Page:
David Hume’s Balancing Act: The Political Discourses and the Sinews of War
By Danielle Charette, University of Chicago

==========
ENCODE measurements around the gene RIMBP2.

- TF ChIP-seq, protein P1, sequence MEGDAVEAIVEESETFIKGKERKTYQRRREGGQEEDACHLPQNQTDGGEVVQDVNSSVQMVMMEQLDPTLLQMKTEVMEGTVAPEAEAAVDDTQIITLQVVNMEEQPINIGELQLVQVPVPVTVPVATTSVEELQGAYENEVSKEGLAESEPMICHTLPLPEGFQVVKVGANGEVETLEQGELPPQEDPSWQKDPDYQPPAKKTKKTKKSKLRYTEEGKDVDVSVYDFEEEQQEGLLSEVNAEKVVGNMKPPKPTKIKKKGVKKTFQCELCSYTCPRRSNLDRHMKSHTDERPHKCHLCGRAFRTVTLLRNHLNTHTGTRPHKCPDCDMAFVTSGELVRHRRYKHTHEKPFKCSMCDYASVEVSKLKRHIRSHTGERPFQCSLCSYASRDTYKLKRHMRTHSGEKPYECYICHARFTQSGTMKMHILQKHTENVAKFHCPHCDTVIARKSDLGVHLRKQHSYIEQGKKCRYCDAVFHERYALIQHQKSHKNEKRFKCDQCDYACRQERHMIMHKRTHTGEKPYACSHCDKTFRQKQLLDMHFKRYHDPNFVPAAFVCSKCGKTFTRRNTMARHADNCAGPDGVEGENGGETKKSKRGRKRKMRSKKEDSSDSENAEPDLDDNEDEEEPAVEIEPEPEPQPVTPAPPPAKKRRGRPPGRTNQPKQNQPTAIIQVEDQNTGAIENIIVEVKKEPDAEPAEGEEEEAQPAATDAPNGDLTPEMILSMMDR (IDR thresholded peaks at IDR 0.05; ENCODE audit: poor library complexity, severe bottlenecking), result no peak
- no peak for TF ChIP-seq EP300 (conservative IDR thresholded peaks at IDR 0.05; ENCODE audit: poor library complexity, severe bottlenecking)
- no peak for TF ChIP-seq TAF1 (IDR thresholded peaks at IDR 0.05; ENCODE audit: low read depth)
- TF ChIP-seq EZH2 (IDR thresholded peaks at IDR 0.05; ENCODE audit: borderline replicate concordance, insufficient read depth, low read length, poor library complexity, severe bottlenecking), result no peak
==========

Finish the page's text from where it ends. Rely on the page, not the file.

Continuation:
Both champions and critics of “neorealism” in contemporary international relations misinterpret David Hume as an early spokesman for a universal and scientific balance-of-power theory. This article instead treats Hume’s “Of the Balance of Power,” alongside the other essays in his Political Discourses (1752), as conceptual resources for a historically inflected analysis of state balancing. Hume’s defense of the balance of power cannot be divorced from his critique of commercial warfare in “Of the Balance of Trade” and “Of the Jealousy of Trade.” To better appreciate Hume’s historical and economic approach to foreign policy, this article places Hume in conversation with Machiavelli, Guicciardini, Andrew Fletcher, and Montesquieu. International relations scholars suspicious of static paradigms should reconsider Hume’s genealogy of the balance of power, which differs from the standard liberal and neorealist accounts. Well before International Political Economy developed as a formal subdiscipline, Hume was conceptually treating economics and power politics in tandem.